Significant variables  in the explanatory model

  • Proportion of in-house training schemes that the firm organises in Catalan

  • Knowledge of Catalan as a criterion when taking on new staff

  • Subjective importance of Catalan in the company

  • Value put on Catalan in the Company

Secondly, a segmentation tree was constructed using the C&RT technique, by means of which a graphic representation of an explanatory model was obtained, explaining use of Catalan and taking into account the variables from the two groups that we have said were significant. 

In every tree diagram, the mean Index of Catalan use in Companies (ICUC) is indicated, plus the number of companies in each group and the percentage that this figure represents over the total sample (300).  Thus following the branching we can see which variables are those that discriminate best and know the group of companies that make more or less intensive use of Catalan.

Diagram 1 shows graphically the segmentation tree of the big companies. To arrive at the group of companies that make greatest use of Catalan one simply has to follow the path marked in green and to arrive at the least or lowest use of Catalan the red path has to be followed.

In the second instance there are two paths, since the group of companies that use least Catalan comprises only 6 companies. and is not very significant, and so a second path has been marked to another group showing low use and consisting of more companies numerically (19 companies).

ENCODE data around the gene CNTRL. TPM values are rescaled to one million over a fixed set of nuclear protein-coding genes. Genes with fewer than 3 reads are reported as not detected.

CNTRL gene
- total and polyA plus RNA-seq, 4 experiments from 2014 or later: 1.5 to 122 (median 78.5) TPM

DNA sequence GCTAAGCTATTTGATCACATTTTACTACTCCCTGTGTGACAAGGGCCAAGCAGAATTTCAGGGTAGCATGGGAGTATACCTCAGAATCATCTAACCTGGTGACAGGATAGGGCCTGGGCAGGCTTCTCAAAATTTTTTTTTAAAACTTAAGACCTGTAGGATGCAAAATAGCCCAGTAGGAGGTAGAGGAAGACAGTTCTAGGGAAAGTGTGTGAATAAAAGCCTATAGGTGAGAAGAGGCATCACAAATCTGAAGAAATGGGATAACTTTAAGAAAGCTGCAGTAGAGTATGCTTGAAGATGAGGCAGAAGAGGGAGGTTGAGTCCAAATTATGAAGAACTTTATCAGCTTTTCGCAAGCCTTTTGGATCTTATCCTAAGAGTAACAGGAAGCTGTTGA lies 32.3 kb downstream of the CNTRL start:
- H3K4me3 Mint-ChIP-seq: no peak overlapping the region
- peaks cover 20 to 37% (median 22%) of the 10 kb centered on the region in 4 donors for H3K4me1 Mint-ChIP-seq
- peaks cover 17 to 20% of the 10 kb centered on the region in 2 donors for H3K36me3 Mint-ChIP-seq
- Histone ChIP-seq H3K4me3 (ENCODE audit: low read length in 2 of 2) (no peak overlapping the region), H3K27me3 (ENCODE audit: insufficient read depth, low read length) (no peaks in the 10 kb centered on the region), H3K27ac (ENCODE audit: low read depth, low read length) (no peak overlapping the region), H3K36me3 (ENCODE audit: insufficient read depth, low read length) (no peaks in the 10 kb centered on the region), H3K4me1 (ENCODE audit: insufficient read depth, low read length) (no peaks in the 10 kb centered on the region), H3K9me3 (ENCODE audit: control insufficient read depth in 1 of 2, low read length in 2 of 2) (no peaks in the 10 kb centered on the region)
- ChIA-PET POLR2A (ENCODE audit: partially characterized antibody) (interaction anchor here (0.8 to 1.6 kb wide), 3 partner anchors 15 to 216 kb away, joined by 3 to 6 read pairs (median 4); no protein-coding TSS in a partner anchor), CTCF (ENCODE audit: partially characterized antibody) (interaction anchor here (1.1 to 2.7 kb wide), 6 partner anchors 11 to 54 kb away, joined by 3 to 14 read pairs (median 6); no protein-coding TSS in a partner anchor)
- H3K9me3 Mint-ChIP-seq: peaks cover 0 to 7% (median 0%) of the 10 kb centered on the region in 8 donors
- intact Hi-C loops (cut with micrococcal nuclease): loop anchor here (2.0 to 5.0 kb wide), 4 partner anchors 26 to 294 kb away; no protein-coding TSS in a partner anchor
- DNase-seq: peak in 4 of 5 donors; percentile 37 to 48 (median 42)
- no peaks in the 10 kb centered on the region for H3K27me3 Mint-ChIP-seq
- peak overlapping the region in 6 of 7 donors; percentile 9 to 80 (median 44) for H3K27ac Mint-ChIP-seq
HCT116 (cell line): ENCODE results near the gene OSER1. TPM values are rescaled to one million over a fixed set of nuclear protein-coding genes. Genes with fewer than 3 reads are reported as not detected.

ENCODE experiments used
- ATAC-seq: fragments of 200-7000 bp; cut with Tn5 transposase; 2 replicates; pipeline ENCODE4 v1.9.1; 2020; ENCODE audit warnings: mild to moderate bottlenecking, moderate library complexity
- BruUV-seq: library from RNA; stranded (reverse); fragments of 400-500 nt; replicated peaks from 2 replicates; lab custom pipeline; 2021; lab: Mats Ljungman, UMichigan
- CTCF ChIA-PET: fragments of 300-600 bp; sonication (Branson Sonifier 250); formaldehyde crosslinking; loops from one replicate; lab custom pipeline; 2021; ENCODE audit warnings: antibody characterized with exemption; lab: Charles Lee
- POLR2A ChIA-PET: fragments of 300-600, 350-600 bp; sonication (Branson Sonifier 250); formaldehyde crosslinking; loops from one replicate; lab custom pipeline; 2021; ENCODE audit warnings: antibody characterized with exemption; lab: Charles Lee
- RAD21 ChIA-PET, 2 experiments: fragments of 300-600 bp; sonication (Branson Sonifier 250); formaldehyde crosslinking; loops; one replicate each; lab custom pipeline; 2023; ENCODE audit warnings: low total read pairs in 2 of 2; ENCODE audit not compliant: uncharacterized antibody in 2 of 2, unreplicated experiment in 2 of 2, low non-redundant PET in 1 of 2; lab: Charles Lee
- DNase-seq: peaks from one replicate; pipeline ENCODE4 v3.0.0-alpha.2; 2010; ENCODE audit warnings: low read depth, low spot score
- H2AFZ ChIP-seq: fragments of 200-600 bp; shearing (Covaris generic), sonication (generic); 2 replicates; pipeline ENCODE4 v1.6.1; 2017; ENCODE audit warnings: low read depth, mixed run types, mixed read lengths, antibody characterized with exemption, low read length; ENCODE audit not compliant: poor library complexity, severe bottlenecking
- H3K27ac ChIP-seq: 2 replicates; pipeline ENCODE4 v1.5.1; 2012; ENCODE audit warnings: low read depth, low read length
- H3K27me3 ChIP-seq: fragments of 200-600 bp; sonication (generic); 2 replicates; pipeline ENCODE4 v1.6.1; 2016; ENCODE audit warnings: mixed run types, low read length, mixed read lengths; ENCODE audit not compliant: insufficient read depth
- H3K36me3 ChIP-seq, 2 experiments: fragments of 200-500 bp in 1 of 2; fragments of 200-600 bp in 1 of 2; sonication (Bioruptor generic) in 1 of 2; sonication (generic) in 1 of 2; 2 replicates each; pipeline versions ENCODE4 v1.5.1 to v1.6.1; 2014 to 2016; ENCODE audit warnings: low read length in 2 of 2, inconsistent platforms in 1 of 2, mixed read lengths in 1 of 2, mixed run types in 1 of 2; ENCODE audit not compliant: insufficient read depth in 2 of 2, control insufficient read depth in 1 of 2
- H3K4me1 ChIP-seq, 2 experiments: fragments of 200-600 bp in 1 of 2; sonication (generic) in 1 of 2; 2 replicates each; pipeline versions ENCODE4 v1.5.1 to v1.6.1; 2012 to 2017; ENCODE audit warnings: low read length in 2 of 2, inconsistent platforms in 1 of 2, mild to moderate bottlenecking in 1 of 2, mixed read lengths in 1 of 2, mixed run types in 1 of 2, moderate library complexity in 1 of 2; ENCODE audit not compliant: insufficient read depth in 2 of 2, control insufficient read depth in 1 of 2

The firms with greatest use of Catalan (ICUC= 78.6) are therefore those where more than half of the in-house training courses are in Catalan (i.e. use Catalan as the medium), have knowledge of Catalan as a requirement when taking on new staff in Catalonia, obtain a score of more than 5 in the importance accorded to Catalan and more than 8.5 out of 10 in their positive evaluation of use of Catalan in the company. We see that these constitute a group of firms that use Catalan in almost all ambits and situations, in a way that goes beyond being  a purely functional response to the market.

Firms with low use (IU=12.1) are those that run less than half their in-house training courses in Catalan, require knowledge of Catalan when talking on new staff, and score less than 5 in the importance accorded Catalan. Thus, for these companies, Catalan is a consideration only when hiring staff, that is, it has a purely functional value, undoubtedly because of the type of service they offer, which makes linguistic contact necessary with the customer or client, and the Catalan market. 

The other path with companies with very low use of Catalan (ICUC=14.7) are those that run less than half their in-house training courses in Catalan as the medium, do not take Catalan into account when taking on new staff in Catalonia, and score less than 5 in the importance accorded use of Catalan.  These companies do not even accord a functional value to Catalan and make little use of the language in all ambits and situations. Nonetheless, their ICUC score emerges as higher than that of the companies referred to in the previous paragraph, perhaps because there are only 6 of them and so not completely representative.

Diagram 1: Segmentation tree showing the variables of performance and attitude toward / evaluation of Catalan in the big companies. (PDF 8 KB)
Source: Own elaboration, based in ISC data.

We see that the two variables with most discriminatory power are those of performance, followed by the two variables of performance and evaluation. In other words, the variables that significantly affect use of Catalan, the performance variables are more important than those of attitude or evaluation, and this is quite logical, since it is one thing to be politically correct, and seeing this as maybe the expedient thing to do where possible, and another putting it into practice, especially where the big companies are concerned motivated as they are by hard-nosed economics and demand.